Carl Stellweg
Last updated: 29 December, 2015

“Whoever chooses to bomb ISIS is confusing cause and effect”

So the West is ‘’at war’’ again with terrorism. After the attacks in Paris, a number of Western countries decided to intensify the bombing of ISIS. Here are 10 arguments why they shouldn’t, and instead should focus on a strangely overlooked entity in Syria, called “civilians”.

1. See things from the prime victims’ perspective and you get a very different picture. Germany and Sweden aside, Western countries have offered Syrians only a limited safe haven. Worse, the West has failed to protect the Syrian population, since this would entail a military intervention deemed far too risky – an argument that apparently became less relevant after an attack on European soil. There is no deep psychological insight required to understand that this has aggravated quite a few Syrians. The Assad regime has killed approximately seven times more people than ISIS – which gave ISIS the chance to garner support and grow. So Assad, not ISIS, should logically be the main target of any bombing, as far as most Syrians are concerned.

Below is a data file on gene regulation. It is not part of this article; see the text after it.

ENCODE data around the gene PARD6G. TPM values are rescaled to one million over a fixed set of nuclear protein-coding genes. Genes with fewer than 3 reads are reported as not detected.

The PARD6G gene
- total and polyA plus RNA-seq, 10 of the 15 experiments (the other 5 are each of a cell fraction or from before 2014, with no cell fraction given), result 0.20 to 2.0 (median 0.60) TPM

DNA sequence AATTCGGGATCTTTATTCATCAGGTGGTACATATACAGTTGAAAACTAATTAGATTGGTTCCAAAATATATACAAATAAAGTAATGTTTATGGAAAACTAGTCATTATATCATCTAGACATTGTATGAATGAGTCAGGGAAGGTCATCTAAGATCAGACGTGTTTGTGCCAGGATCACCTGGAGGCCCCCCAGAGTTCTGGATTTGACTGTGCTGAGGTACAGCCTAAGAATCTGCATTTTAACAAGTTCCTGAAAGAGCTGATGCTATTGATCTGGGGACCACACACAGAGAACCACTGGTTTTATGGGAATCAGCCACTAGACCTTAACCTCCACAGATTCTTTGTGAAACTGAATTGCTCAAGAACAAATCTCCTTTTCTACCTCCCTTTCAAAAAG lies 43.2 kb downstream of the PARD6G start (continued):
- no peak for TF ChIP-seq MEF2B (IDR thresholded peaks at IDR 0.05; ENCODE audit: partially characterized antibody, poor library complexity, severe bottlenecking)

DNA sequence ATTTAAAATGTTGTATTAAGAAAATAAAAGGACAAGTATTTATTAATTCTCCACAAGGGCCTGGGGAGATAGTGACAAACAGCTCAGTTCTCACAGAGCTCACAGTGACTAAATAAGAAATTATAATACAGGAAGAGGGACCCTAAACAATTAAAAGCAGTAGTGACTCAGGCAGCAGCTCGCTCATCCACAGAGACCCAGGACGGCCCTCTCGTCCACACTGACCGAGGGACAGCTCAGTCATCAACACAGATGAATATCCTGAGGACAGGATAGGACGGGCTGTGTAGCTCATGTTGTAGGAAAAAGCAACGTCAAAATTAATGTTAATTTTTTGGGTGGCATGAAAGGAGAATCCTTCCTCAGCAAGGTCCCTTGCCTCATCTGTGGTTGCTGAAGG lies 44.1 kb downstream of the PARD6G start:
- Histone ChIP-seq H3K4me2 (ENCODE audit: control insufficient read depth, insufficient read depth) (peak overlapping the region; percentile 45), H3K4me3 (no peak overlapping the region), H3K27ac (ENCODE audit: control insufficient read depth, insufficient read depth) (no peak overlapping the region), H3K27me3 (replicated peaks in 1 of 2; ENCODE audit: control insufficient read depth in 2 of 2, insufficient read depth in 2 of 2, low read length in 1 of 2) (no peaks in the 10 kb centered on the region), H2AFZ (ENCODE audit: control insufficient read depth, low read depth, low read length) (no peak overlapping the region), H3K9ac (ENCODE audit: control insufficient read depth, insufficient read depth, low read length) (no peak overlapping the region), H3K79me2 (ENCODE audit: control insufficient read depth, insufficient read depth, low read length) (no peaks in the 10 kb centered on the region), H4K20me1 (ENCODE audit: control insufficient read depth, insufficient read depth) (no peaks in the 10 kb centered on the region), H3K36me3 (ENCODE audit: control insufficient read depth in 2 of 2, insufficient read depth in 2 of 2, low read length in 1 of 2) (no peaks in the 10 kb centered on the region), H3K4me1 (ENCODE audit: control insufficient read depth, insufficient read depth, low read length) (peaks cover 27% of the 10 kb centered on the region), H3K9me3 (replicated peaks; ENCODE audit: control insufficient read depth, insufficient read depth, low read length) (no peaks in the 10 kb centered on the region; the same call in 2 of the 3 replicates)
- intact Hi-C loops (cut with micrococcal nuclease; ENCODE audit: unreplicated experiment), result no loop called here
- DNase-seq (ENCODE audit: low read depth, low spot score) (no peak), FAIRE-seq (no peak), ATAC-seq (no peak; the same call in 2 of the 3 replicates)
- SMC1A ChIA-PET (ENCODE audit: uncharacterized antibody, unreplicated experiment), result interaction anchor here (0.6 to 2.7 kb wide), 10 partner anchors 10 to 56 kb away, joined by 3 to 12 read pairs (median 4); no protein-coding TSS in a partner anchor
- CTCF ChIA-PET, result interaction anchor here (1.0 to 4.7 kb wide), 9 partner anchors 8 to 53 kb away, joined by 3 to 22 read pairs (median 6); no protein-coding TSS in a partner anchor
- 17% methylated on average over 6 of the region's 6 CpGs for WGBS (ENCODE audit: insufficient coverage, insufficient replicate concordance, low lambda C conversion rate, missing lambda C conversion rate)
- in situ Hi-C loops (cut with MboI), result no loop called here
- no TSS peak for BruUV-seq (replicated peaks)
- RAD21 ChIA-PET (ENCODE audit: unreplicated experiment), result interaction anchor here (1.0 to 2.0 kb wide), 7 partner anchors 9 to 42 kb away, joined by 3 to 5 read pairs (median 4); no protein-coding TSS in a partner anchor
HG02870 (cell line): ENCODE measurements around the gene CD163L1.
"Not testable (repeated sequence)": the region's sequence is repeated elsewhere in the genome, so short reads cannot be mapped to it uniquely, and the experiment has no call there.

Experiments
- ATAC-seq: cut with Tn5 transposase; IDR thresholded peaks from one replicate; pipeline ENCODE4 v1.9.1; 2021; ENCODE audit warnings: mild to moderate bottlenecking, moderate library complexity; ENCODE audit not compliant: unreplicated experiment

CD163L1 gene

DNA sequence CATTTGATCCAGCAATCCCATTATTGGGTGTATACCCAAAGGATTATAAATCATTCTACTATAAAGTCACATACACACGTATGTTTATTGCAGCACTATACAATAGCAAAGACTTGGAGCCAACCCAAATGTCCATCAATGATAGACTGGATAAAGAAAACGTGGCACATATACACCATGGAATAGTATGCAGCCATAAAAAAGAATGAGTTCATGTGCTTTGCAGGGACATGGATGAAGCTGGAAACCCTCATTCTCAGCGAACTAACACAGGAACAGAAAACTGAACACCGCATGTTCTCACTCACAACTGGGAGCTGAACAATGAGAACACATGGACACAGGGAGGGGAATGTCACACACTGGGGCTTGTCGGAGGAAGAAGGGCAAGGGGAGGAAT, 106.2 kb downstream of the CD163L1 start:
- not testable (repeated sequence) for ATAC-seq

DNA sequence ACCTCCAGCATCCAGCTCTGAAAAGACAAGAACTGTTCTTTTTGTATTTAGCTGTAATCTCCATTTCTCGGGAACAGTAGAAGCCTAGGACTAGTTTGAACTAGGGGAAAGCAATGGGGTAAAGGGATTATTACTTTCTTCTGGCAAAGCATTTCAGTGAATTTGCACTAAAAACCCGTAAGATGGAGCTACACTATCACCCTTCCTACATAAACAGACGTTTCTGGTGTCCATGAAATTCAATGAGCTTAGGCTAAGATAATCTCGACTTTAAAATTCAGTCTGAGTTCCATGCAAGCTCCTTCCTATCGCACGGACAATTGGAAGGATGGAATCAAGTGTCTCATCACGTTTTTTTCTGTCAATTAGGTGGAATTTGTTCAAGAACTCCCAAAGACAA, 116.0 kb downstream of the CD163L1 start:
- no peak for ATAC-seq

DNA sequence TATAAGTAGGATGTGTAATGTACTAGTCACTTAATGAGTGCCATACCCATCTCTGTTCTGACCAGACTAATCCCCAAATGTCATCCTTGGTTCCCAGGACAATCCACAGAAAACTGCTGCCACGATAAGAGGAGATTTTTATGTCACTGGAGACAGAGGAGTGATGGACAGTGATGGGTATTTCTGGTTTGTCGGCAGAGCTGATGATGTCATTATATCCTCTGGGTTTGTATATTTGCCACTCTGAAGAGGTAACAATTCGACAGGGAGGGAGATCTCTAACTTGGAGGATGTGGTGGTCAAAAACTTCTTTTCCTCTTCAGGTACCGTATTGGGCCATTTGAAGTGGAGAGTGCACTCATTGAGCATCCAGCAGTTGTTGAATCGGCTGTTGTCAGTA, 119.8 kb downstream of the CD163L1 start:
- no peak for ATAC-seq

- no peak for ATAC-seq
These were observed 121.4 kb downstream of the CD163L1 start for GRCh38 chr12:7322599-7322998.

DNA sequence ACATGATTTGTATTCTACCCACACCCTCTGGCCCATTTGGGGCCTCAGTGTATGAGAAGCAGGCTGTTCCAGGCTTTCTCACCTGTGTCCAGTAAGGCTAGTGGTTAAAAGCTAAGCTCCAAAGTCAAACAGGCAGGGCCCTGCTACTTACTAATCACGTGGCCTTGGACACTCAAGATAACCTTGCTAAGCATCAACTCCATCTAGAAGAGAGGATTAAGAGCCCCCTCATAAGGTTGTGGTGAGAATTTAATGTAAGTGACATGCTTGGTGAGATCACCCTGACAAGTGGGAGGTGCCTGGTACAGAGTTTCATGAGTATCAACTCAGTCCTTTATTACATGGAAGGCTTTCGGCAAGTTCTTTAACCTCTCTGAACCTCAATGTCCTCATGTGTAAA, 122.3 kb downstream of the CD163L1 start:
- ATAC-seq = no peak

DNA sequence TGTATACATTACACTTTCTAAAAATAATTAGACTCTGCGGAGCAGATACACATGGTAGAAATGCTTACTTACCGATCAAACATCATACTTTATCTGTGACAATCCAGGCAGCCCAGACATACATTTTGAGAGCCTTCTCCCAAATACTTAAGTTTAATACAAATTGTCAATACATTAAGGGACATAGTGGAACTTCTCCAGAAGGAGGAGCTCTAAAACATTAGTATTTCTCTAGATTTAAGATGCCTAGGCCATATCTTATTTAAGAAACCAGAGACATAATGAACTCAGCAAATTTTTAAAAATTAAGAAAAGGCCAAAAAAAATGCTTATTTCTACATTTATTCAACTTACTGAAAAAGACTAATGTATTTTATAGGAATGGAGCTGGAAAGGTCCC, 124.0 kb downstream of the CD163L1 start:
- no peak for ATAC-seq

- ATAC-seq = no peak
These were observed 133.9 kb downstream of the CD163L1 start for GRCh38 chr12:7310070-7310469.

2.The perpetrators of the attacks in Paris were inspired by the ideology of ISIS, but the attacks were not planned in Raqqa, the capital of the so-called Islamic State. Bombing Raqqa, with civilian deaths as a consequence, therefore is the worst response imaginable. It is mere symbolic politics – and blood-stained symbolic politics at that. What effect will it have on a military level? Probably none. Will it strengthen ISIS ideologically? That seems quite likely.

3.Whoever decides to generate military escalation, however limited, should have a precise goal in mind and a clear strategy. Once initiated, a military machine is difficult to stop. In his recent speech to the American people, President Obama was very vague: he vowed to destroy “ISIL”, but also promised not to deploy ground troops. The danger of assuming that ISIS can be defeated with such limited tactics is that the bombing will continue long after it has proved to be useless: to stop would be an admission of failure the American military may feel it can’t afford.

4. Bombs destroy objects and bodies, but do not conquer territory. A war is never won from the air: damages to military capacity of the opponent also tend to be quickly repaired. Air support makes sense if it is to bolster a coherent ground offensive by a strong, motivated party. That is what is lacking in Syria, with the exception of the Kurds. Obama thinks the deployment of special forces and the arming and training of “moderate” rebels will suffice. Many experts disagree.